https://mathoverflow.net/questions/338607/why-doesnt-mathematics-collapse-down-even-though-humans-quite-often-make-mista

more on formal methods in programming:

https://www.quantamagazine.org/formal-verification-creates-hacker-proof-code-20160920/

https://intelligence.org/2014/03/02/bob-constable/

https://softwareengineering.stackexchange.com/questions/375342/what-are-the-barriers-that-prevent-widespread-adoption-of-formal-methods

Update: measured effort

In the October 2018 issue of Communications of the ACM there is an interesting article about Formally verified software in the real world with some estimates of the effort.

Interestingly (based on OS development for military equipment), it seems that producing formally proved software requires 3.3 times more effort than with traditional engineering techniques. So it's really costly.

On the other hand, it requires 2.3 times less effort to get high security software this way than with traditionally engineered software if you add the effort to make such software certified at a high security level (EAL 7). So if you have high reliability or security requirements there is definitively a business case for going formal.

WHY DON'T PEOPLE USE FORMAL METHODS?: https://www.hillelwayne.com/post/why-dont-people-use-formal-methods/

You can see examples of how all of these look at Let’s Prove Leftpad. HOL4 and Isabelle are good examples of “independent theorem” specs, SPARK and Dafny have “embedded assertion” specs, and Coq and Agda have “dependent type” specs.6

If you squint a bit it looks like these three forms of code spec map to the three main domains of automated correctness checking: tests, contracts, and types. This is not a coincidence. Correctness is a spectrum, and formal verification is one extreme of that spectrum. As we reduce the rigour (and effort) of our verification we get simpler and narrower checks, whether that means limiting the explored state space, using weaker types, or pushing verification to the runtime. Any means of total specification then becomes a means of partial specification, and vice versa: many consider Cleanroom a formal verification technique, which primarily works by pushing code review far beyond what’s humanly possible.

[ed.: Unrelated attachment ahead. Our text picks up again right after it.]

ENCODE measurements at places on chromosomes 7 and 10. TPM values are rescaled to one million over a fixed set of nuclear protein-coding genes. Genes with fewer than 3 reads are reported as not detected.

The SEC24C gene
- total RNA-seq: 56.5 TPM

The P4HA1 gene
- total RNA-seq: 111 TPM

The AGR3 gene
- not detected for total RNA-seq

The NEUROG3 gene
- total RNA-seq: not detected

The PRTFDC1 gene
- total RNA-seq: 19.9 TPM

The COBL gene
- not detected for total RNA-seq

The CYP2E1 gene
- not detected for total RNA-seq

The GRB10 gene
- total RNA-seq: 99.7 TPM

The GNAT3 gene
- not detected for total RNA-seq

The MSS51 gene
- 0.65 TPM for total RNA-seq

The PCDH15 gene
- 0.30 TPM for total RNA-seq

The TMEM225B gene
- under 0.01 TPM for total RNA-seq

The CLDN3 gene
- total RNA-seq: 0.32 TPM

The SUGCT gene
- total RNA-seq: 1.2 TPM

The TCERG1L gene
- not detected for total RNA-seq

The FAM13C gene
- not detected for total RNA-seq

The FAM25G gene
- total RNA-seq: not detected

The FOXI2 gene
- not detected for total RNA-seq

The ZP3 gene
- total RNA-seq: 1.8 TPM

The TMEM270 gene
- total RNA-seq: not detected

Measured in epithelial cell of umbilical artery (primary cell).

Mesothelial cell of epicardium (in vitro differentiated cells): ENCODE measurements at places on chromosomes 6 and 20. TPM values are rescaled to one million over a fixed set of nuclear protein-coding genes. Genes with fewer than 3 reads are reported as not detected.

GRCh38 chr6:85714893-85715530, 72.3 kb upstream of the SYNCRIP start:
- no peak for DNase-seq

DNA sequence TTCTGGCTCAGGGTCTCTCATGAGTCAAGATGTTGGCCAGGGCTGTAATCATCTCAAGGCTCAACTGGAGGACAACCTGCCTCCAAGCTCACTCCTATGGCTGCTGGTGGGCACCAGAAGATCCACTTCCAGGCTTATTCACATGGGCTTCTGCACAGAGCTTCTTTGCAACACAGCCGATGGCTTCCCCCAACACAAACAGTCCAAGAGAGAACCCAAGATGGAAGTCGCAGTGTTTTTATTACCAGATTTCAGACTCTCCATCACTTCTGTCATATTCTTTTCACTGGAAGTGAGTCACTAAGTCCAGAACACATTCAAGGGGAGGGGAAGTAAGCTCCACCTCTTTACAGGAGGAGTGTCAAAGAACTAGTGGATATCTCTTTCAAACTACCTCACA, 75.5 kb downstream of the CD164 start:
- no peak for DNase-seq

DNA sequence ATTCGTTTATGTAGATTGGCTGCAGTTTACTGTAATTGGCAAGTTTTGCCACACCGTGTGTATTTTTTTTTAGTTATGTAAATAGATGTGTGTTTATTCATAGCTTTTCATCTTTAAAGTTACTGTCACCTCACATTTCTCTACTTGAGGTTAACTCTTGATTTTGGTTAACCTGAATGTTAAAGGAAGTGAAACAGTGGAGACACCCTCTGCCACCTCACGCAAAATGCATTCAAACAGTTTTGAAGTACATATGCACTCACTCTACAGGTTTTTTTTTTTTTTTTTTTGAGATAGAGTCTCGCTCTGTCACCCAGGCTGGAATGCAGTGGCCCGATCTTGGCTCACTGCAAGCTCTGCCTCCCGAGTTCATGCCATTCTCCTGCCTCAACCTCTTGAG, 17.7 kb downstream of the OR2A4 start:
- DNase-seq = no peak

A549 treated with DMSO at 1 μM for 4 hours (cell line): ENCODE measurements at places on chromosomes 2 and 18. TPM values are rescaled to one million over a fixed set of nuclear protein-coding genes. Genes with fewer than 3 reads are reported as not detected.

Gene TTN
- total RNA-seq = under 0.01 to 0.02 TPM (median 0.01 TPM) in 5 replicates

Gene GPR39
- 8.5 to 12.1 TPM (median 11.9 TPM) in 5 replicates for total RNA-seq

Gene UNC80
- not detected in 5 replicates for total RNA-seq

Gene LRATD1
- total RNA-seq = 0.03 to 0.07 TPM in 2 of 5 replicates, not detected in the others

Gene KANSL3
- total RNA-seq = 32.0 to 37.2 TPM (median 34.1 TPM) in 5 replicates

...

The question, then: “is 90/95/99% correct significantly cheaper than 100% correct?” The answer is very yes. We all are comfortable saying that a codebase we’ve well-tested and well-typed is mostly correct modulo a few fixes in prod, and we’re even writing more than four lines of code a day. In fact, the vast… [more]

july 2019 by nhaliday

data structures - Why are Red-Black trees so popular? - Computer Science Stack Exchange

june 2019 by nhaliday

- AVL trees have smaller average depth than red-black trees, and thus searching for a value in AVL tree is consistently faster.

- Red-black trees make less structural changes to balance themselves than AVL trees, which could make them potentially faster for insert/delete. I'm saying potentially, because this would depend on the cost of the structural change to the tree, as this will depend a lot on the runtime and implemntation (might also be completely different in a functional language when the tree is immutable?)

There are many benchmarks online that compare AVL and Red-black trees, but what struck me is that my professor basically said, that usually you'd do one of two things:

- Either you don't really care that much about performance, in which case the 10-20% difference of AVL vs Red-black in most cases won't matter at all.

- Or you really care about performance, in which you case you'd ditch both AVL and Red-black trees, and go with B-trees, which can be tweaked to work much better (or (a,b)-trees, I'm gonna put all of those in one basket.)

--

> For some kinds of binary search trees, including red-black trees but not AVL trees, the "fixes" to the tree can fairly easily be predicted on the way down and performed during a single top-down pass, making the second pass unnecessary. Such insertion algorithms are typically implemented with a loop rather than recursion, and often run slightly faster in practice than their two-pass counterparts.

So a RedBlack tree insert can be implemented without recursion, on some CPUs recursion is very expensive if you overrun the function call cache (e.g SPARC due to is use of Register window)

--

There are some cases where you can't use B-trees at all.

One prominent case is std::map from C++ STL. The standard requires that insert does not invalidate existing iterators

...

I also believe that "single pass tail recursive" implementation is not the reason for red black tree popularity as a mutable data structure.

First of all, stack depth is irrelevant here, because (given log𝑛 height) you would run out of the main memory before you run out of stack space. Jemalloc is happy with preallocating worst case depth on the stack.